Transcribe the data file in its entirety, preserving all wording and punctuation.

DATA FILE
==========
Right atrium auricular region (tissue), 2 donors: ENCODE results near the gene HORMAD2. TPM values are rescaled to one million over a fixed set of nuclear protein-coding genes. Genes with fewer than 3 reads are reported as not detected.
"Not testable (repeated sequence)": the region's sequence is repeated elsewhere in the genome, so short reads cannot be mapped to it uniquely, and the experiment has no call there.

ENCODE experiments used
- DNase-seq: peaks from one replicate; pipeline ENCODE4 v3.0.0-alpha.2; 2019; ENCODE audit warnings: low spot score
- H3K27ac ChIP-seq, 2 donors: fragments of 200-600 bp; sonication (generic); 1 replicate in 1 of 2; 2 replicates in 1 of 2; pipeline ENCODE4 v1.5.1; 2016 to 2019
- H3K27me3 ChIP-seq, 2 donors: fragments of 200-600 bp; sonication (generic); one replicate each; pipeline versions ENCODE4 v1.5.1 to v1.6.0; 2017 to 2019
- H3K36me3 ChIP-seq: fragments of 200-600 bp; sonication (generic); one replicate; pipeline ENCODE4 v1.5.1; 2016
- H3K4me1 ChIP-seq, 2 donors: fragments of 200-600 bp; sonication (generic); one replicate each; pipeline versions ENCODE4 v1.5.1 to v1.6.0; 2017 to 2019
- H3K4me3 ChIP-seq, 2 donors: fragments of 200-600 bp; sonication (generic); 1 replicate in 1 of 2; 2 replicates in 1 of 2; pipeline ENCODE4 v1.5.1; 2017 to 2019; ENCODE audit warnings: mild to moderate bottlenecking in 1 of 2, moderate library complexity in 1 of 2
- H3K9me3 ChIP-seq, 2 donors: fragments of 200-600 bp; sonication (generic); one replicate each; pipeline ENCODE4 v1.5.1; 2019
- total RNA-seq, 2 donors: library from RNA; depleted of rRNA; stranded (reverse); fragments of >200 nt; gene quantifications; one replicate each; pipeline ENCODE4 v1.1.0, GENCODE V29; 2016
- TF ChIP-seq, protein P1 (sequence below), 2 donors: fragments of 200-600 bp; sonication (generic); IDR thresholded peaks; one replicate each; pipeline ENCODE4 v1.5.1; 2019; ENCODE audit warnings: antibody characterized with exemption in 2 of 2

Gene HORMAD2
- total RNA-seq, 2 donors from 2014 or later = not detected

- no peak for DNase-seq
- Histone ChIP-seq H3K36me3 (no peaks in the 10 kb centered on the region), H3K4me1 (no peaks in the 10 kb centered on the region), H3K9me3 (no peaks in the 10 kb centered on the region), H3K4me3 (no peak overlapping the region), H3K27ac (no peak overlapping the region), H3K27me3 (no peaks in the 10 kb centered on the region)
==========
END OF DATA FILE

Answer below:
Right atrium auricular region (tissue), 2 donors: ENCODE results near the gene HORMAD2. TPM values are rescaled to one million over a fixed set of nuclear protein-coding genes. Genes with fewer than 3 reads are reported as not detected.
"Not testable (repeated sequence)": the region's sequence is repeated elsewhere in the genome, so short reads cannot be mapped to it uniquely, and the experiment has no call there.

ENCODE experiments used
- DNase-seq: peaks from one replicate; pipeline ENCODE4 v3.0.0-alpha.2; 2019; ENCODE audit warnings: low spot score
- H3K27ac ChIP-seq, 2 donors: fragments of 200-600 bp; sonication (generic); 1 replicate in 1 of 2; 2 replicates in 1 of 2; pipeline ENCODE4 v1.5.1; 2016 to 2019
- H3K27me3 ChIP-seq, 2 donors: fragments of 200-600 bp; sonication (generic); one replicate each; pipeline versions ENCODE4 v1.5.1 to v1.6.0; 2017 to 2019
- H3K36me3 ChIP-seq: fragments of 200-600 bp; sonication (generic); one replicate; pipeline ENCODE4 v1.5.1; 2016
- H3K4me1 ChIP-seq, 2 donors: fragments of 200-600 bp; sonication (generic); one replicate each; pipeline versions ENCODE4 v1.5.1 to v1.6.0; 2017 to 2019
- H3K4me3 ChIP-seq, 2 donors: fragments of 200-600 bp; sonication (generic); 1 replicate in 1 of 2; 2 replicates in 1 of 2; pipeline ENCODE4 v1.5.1; 2017 to 2019; ENCODE audit warnings: mild to moderate bottlenecking in 1 of 2, moderate library complexity in 1 of 2
- H3K9me3 ChIP-seq, 2 donors: fragments of 200-600 bp; sonication (generic); one replicate each; pipeline ENCODE4 v1.5.1; 2019
- total RNA-seq, 2 donors: library from RNA; depleted of rRNA; stranded (reverse); fragments of >200 nt; gene quantifications; one replicate each; pipeline ENCODE4 v1.1.0, GENCODE V29; 2016
- TF ChIP-seq, protein P1 (sequence below), 2 donors: fragments of 200-600 bp; sonication (generic); IDR thresholded peaks; one replicate each; pipeline ENCODE4 v1.5.1; 2019; ENCODE audit warnings: antibody characterized with exemption in 2 of 2

Gene HORMAD2
- total RNA-seq, 2 donors from 2014 or later = not detected

- no peak for DNase-seq
- Histone ChIP-seq H3K36me3 (no peaks in the 10 kb centered on the region), H3K4me1 (no peaks in the 10 kb centered on the region), H3K9me3 (no peaks in the 10 kb centered on the region), H3K4me3 (no peak overlapping the region), H3K27ac (no peak overlapping the region), H3K27me3 (no peaks in the 10 kb centered on the region)